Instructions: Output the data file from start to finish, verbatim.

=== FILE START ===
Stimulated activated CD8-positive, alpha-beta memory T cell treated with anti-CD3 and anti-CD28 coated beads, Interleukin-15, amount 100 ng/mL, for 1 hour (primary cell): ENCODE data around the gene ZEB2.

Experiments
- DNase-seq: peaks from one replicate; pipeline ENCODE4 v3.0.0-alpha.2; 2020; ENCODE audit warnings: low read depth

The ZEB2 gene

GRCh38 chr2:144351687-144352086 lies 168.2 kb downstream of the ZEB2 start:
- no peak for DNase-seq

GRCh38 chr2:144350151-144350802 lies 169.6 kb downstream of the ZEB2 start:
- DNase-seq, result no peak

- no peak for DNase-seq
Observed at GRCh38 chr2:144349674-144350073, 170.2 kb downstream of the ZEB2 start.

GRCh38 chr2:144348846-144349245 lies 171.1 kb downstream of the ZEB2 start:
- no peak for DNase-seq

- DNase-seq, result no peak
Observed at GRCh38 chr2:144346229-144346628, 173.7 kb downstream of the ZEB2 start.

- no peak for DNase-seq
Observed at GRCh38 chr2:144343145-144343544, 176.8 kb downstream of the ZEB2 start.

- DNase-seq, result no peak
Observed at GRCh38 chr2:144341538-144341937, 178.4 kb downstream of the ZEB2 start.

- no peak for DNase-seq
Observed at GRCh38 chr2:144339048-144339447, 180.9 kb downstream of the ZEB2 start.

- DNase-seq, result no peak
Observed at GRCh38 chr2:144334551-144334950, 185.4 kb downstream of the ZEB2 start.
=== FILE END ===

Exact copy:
Stimulated activated CD8-positive, alpha-beta memory T cell treated with anti-CD3 and anti-CD28 coated beads, Interleukin-15, amount 100 ng/mL, for 1 hour (primary cell): ENCODE data around the gene ZEB2.

Experiments
- DNase-seq: peaks from one replicate; pipeline ENCODE4 v3.0.0-alpha.2; 2020; ENCODE audit warnings: low read depth

The ZEB2 gene

GRCh38 chr2:144351687-144352086 lies 168.2 kb downstream of the ZEB2 start:
- no peak for DNase-seq

GRCh38 chr2:144350151-144350802 lies 169.6 kb downstream of the ZEB2 start:
- DNase-seq, result no peak

- no peak for DNase-seq
Observed at GRCh38 chr2:144349674-144350073, 170.2 kb downstream of the ZEB2 start.

GRCh38 chr2:144348846-144349245 lies 171.1 kb downstream of the ZEB2 start:
- no peak for DNase-seq

- DNase-seq, result no peak
Observed at GRCh38 chr2:144346229-144346628, 173.7 kb downstream of the ZEB2 start.

- no peak for DNase-seq
Observed at GRCh38 chr2:144343145-144343544, 176.8 kb downstream of the ZEB2 start.

- DNase-seq, result no peak
Observed at GRCh38 chr2:144341538-144341937, 178.4 kb downstream of the ZEB2 start.

- no peak for DNase-seq
Observed at GRCh38 chr2:144339048-144339447, 180.9 kb downstream of the ZEB2 start.

- DNase-seq, result no peak
Observed at GRCh38 chr2:144334551-144334950, 185.4 kb downstream of the ZEB2 start.